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creating meaning with content

Be a better writer, in 50 words or less

Maybe I’ve been hiding under a rock or behind a very large shrubbery, but I hadn’t seen the Daily Lit web site until best-selling author Dan Pink pointed it out on his blog. The site brings literary tidbits to your inbox, PDA, or phone in five-minute chunks — a very useful service in this increasingly online and mobile world.

Daily Lit is currently featuring a 50-word writing challenge, inspired by Pink’s book A Whole New Mind. The little stories submitted need to have a beginning, middle, and end. That’s easy. The hard part is limiting your saga to only 50 words. Of course, being forced to chose your words wisely and edit yourself can help you become a better writer. Because being a great writer is all about being a great editor.

Here’s my entry:

Heavy gray rain fell that February Sunday. There she sat quietly sipping chamomile, reading, cheeks flushed, wearing a petit dejeuner t-shirt. He ducked in out of the damp, spotted her — could not turn away, yet could not walk over. Love. The next day, a Missed Connections posting. She replied.

Now, go write your own.

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Filed under: content, editing, writing

12 Responses

  1. lifemagician says:

    Some years ago there was a site on which I regularly contributed… it was similar…

    The challenge was to write one hundred words every day for a month. Those who completed the month got theirs published on the site. Miss one day, and you missed the whole month.

    Moreover, it was not ‘about’ one hundred words; it was not ‘almost’ one hundred words; it had to be ‘exactly’ one hundred words.

    A challenge well worth taking up. Thanks for the link to 50 words and Daily Lit.

    • akrasne says:

      Thanks for stopping by, lifemagician. If you participated in the Daily Lit challenge, please post or link to your entry.

      Writing is a muscle that can atrophy if not used on a regular basis and these types of exercises help writers stay in shape.

  2. lifemagician says:

    As I understand things, it is against WordPress policy to post here, words which are published elsewhere on the internet – so won’t post here.

    As for linking…. if someone can give me instructions in single syllable words and baby steps, I may be able to manage that.

    Computer Illiterate here!!

  3. akrasne says:

    Daily Lit’s terms of service say that content you upload to their site is under a “perpetual non-exclusive license.”

    I’m no lawyer, but what I gather is that you can post your own content on the Daily Lit site as well as here and not be in violation. (It gets tricky when you’re selling content, but this isn’t the case.)

    That said, there’s no pressure. 🙂

  4. lifemagician says:

    arkrasne, not in violation of Daily Lit’s terms…. but in violation of WordPress terms.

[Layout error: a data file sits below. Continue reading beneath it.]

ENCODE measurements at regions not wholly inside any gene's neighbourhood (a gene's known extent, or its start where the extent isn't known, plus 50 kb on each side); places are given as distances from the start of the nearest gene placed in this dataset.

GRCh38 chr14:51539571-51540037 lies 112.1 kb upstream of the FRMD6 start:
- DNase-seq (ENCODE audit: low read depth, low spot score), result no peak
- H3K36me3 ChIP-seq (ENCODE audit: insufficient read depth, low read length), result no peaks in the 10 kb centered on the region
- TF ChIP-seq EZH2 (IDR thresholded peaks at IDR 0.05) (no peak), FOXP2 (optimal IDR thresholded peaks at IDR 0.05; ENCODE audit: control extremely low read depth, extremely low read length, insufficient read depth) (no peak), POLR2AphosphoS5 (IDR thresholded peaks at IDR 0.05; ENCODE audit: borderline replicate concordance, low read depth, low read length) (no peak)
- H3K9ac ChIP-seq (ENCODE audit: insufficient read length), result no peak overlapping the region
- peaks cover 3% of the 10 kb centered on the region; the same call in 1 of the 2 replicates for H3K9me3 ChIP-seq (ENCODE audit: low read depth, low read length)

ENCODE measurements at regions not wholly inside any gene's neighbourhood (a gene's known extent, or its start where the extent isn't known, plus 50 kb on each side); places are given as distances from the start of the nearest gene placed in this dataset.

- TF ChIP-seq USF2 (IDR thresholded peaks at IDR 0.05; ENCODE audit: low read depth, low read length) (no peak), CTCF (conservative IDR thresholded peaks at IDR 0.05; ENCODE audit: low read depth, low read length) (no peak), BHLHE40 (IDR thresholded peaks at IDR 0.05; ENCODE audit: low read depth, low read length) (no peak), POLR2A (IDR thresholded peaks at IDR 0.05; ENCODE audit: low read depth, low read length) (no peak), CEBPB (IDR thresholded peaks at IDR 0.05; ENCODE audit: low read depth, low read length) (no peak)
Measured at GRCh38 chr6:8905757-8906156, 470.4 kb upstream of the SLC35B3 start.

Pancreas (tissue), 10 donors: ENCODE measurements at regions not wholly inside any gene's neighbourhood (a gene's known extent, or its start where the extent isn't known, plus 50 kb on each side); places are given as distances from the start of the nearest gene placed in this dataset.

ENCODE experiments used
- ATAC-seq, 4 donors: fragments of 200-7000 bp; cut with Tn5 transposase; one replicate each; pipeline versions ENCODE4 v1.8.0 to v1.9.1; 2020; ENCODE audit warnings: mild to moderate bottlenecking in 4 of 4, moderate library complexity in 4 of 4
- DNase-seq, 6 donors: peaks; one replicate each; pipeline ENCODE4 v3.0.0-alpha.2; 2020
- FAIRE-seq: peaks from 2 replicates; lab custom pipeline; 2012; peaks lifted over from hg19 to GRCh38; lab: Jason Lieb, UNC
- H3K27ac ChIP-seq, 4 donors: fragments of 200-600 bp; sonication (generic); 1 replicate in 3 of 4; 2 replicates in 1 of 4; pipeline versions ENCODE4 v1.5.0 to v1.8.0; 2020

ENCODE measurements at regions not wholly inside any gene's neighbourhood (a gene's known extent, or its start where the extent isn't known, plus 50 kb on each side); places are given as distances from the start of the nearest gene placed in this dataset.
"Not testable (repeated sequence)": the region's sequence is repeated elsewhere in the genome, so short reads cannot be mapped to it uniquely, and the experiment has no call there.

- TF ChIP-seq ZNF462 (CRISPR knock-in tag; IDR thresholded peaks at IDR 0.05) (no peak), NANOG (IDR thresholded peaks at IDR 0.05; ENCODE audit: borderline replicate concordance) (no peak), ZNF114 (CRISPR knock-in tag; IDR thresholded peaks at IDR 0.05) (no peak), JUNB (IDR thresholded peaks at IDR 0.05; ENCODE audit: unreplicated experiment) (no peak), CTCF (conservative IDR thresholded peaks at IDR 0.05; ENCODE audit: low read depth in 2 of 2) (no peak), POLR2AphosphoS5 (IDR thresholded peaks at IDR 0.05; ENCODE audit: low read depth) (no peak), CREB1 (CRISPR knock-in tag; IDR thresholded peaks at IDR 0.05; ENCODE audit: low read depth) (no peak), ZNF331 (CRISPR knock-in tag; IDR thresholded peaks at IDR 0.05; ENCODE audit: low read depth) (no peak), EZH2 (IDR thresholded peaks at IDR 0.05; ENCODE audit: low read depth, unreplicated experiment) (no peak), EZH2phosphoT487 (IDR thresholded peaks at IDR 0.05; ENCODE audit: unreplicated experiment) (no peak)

5. lifemagician says:

    Recently I read a blog of yours which was signed ‘Grammar Snob’. It was about my favourite subject – grammar. Yup!! I am another grammar snob.

    Now I can no longer find it. I would very much like to read your blogs but am new to WordPress and have no idea how to go about it.

    Having seen your photo, I figure that you are considerably younger than all of my five children. Computer lingo does not come easy to me.

  6. akrasne says:

    hi lifemagician,
    for some reason i didn’t see this comment until today. apologies for the lag. thanks so much for your interest in the blog and grammar as a whole.

    here’s a link to the grammar snob entry:
    https://editorswithoutborders.wordpress.com/2009/03/30/ask-a-grammar-snob-using-to-and-too/

  7. akrasne says:

    (hint: if you scroll up to the top of this page, click where it says “frontpage return home” you’ll get back to the home page where you can find all of the blog entries.)

    if there are any topics you’d be interested in reading about, please do let me know!

  8. lifemagician says:

    What I really wanted to know from you is, I too like to photograph and pick up on blatant miss-use of grammar, and had planned to put these in a blog of my own, similar to what you do. And I wanted to ask you, if it would be ok to sign myself a similar name…. maybe ‘another grammar snob’/’grammar snob II’ or something like that.

    I always carry a ‘sharpie’ with me, and where I can, correct a sign and then mark it out of 10, at the bottom.

    e.g. ‘everybodies favourite’. I would cross out the i and the e, replace with a y and apostrophe, and then at the end mark it 9/10.

    Lifey who taught her children correct grammar

  9. lifemagician says:

    Similar with a sign I saw advertising a toy which was marked down – ‘Helicopters was $8 now $5’.

    I crossed out the ‘was’, replaced it with ‘were’ and marked it 9/10. LOL

  10. akrasne says:

    while imitation is the sincerest form of flattery, there’s something to be said for originality. try grammar police, grammar cops, or something like that, perhaps.

    after all, there can only be one grammar snob! 🙂

  11. lifemagician says:

    “grammar police, grammar cops”

    Good thinking 99 – LOL

    And as for there being only one grammar snob…. considering I am probably old enough to be your grandmother, I should have registered that title long ago.

    I take it you are in North America.

    Here by my computer I have three dictionaries, an Oxford for the British; a Webster for the North Americans; a Macquarie for the Australians. This enables me to be sensitive to the different way the language is used in different parts of the world.

    Keep up the good work.

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